Shooting guard has been a problem for the Bulls in recent years, going through players such as Ronnie Brewer, Kyle Korver, Rip Hamilton and Marco Belinelli before starting Jimmy Butler last season. Butler is a solid player and an elite defender, but he struggles to score and shoot the three.
Young is projected to go anywhere from late-lottery to the middle of the first round. The Bulls have the No. 16 and 19 picks but aren’t expected to use both of them. At 18 years old and at 6-foot-6, 215 pounds with a 7-foot wingspan, Young has a world of potential.
His defensive ability isn’t there yet, but with a little coaching and development he could become a solid defender. He was Kentucky’s designated scorer and can create his own shot to finish around the basket. His athleticism won’t jump out at you and his ball-handling skills need help, especially his right hand (Young is a lefty).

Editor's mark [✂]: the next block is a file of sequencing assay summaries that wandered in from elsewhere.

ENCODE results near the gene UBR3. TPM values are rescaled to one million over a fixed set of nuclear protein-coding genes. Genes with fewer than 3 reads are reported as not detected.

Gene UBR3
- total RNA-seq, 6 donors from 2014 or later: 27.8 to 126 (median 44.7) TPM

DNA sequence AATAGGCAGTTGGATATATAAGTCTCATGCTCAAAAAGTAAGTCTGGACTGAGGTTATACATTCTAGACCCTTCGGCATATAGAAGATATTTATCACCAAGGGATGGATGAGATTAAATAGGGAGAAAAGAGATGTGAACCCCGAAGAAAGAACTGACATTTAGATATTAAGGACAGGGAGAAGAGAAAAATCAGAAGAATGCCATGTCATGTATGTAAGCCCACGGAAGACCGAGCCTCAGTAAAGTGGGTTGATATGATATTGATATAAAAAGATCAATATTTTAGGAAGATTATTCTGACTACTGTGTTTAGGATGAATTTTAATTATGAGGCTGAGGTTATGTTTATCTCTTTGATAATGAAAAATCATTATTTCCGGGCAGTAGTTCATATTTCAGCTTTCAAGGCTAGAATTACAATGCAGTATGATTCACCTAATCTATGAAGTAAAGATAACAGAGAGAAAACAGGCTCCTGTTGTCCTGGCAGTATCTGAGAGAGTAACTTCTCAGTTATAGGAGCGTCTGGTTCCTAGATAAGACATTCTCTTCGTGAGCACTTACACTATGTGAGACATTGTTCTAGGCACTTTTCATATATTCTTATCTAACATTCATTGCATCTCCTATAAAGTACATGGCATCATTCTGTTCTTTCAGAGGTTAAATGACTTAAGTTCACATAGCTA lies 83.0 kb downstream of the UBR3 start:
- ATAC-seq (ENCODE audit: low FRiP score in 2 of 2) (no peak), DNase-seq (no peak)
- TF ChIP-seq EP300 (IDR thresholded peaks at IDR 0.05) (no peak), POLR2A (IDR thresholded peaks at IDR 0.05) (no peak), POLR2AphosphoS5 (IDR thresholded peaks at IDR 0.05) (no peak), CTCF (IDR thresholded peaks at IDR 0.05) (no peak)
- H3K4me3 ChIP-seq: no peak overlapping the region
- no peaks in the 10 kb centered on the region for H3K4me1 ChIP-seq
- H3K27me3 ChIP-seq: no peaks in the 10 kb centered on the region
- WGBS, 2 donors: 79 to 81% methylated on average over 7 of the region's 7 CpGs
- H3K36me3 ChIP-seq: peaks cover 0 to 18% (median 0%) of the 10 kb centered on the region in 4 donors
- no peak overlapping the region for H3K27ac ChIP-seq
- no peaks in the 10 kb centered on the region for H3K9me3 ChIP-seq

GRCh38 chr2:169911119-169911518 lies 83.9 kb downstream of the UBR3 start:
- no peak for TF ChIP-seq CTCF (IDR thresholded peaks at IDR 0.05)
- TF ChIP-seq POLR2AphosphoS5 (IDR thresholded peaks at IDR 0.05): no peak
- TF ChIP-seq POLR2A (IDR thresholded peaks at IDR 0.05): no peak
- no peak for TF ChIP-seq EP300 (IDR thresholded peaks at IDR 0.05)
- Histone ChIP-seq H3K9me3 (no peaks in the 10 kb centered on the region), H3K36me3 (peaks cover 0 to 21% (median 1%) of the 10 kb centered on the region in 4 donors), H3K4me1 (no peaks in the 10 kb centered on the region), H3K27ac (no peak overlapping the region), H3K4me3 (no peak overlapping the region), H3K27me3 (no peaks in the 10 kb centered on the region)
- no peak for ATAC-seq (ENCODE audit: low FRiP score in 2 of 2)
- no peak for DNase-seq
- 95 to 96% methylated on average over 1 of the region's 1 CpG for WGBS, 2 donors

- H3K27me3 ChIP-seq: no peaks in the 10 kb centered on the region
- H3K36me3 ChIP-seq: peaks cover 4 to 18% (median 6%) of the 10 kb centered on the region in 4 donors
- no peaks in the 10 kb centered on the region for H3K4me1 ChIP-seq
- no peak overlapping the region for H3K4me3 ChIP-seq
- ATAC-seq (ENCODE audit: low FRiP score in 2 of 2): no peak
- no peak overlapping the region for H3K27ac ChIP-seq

The words ‘potential’ and ‘upside’ cannot be stressed enough when talking about Young. Seen as a shooting guard in the NBA, he has the skills and intangibles that you look for in a player; he just hasn’t put it all together yet. Once he does, he could be a star.
Young was also overshadowed by a Kentucky team that was filled with stars such as Julius Randle and Andrew and Aaron Harrison. When Kentucky needed a basket, Young didn’t shy away from the moment.
Young averaged 14.3 points, 4.3 rebounds and 1.7 assists while shooting 40 percent from the field and 35 percent from three.
The Bulls are likely looking for an immediate impact shooter such as Nik Stauskas or Gary Harris, but Young might be worth the wait.